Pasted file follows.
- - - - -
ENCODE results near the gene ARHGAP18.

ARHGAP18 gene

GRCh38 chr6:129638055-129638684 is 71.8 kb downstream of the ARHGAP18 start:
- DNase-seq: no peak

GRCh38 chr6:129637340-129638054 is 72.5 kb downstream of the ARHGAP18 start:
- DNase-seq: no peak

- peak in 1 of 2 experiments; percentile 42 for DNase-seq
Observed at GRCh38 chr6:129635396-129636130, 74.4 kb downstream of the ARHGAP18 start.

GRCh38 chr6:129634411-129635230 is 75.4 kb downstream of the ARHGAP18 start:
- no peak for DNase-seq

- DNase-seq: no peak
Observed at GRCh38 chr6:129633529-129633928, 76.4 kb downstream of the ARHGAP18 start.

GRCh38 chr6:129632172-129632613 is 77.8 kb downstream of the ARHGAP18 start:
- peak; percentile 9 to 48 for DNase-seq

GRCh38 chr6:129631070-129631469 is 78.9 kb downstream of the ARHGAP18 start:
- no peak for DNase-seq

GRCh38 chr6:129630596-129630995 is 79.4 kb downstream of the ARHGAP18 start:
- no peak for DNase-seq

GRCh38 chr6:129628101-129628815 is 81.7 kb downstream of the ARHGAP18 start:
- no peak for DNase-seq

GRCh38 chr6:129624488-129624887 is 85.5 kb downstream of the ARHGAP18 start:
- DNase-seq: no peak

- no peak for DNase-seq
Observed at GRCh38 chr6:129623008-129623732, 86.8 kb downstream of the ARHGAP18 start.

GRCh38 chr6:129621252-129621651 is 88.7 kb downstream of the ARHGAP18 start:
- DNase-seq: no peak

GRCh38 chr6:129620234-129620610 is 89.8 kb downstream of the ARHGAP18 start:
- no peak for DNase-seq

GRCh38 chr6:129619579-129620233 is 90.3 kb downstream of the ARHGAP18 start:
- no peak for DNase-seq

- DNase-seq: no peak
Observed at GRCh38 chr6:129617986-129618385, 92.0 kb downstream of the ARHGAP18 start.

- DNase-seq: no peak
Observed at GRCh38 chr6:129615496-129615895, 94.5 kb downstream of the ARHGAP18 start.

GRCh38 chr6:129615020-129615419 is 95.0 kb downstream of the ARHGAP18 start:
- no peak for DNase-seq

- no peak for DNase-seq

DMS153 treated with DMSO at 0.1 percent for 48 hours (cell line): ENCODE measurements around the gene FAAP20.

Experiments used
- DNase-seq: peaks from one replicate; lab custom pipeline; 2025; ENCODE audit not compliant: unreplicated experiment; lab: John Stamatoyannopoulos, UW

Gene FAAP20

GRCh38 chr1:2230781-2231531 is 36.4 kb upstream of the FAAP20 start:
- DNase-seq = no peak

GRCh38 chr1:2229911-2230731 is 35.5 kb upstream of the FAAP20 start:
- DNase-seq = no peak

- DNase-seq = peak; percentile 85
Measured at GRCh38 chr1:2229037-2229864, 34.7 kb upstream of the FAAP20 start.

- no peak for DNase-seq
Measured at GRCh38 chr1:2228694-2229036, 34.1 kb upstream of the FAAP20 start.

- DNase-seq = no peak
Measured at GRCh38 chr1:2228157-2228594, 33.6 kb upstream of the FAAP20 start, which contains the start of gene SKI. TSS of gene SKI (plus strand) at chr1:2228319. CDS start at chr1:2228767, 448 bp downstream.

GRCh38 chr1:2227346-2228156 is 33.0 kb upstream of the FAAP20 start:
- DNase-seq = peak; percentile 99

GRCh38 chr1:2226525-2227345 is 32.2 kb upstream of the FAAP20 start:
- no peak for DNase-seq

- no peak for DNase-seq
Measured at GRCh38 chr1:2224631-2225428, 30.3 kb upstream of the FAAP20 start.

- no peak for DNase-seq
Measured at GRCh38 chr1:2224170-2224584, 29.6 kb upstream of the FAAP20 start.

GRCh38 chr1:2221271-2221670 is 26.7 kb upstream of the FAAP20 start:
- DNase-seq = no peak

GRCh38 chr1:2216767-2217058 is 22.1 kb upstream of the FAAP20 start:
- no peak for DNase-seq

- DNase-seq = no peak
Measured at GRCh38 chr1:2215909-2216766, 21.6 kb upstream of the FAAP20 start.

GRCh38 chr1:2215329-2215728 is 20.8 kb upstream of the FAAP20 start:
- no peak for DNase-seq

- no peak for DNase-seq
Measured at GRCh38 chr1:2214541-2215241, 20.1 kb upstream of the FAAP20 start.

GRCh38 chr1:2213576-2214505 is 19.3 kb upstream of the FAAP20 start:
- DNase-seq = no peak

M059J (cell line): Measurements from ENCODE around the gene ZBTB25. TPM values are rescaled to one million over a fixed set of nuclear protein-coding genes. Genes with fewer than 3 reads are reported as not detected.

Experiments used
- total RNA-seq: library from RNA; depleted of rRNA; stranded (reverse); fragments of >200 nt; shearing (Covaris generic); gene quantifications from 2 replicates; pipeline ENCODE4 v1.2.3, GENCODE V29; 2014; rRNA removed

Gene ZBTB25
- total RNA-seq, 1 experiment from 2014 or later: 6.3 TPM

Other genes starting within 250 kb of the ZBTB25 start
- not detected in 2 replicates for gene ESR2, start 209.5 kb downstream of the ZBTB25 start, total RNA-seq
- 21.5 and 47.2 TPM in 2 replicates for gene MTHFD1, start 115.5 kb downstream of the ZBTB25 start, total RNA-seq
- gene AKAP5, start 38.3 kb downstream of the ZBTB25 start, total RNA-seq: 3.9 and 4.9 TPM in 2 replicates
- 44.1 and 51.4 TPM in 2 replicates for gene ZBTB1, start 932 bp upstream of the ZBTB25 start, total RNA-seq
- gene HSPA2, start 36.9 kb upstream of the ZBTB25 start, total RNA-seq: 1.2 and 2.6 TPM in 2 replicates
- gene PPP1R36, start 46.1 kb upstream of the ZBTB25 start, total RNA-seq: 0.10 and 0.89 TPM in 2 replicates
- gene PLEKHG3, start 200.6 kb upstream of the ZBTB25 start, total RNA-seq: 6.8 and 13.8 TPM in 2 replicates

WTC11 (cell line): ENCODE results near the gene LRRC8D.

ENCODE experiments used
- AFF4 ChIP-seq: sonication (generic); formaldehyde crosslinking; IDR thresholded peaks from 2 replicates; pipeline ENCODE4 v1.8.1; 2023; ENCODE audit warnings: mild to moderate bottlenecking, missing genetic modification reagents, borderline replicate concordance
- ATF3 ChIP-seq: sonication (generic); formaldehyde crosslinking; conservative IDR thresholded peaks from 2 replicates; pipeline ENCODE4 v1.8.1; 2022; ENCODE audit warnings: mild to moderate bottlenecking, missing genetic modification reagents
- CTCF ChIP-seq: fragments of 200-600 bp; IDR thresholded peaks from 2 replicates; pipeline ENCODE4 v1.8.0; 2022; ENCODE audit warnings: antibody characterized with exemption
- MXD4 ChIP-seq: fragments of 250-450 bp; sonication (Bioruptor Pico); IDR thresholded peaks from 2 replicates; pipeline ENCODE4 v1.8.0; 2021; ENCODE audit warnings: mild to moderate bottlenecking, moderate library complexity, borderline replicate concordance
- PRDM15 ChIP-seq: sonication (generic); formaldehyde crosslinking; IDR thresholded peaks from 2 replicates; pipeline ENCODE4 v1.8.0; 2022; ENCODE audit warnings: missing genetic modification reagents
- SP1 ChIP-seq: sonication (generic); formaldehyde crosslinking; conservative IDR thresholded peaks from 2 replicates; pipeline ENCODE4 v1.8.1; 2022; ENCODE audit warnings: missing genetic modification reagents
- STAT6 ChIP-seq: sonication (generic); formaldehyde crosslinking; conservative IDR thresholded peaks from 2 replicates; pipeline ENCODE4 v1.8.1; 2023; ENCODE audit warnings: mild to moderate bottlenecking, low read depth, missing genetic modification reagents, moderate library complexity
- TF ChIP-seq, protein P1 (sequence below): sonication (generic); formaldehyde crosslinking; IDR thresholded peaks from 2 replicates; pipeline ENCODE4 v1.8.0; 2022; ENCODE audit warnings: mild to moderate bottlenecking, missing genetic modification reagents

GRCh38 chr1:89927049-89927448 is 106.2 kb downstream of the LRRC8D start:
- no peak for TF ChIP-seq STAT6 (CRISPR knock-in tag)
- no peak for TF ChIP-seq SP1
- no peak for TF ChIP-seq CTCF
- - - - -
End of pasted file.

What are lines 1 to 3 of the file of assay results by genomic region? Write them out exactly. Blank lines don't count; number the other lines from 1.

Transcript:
ENCODE results near the gene ARHGAP18.

ARHGAP18 gene

GRCh38 chr6:129638055-129638684 is 71.8 kb downstream of the ARHGAP18 start: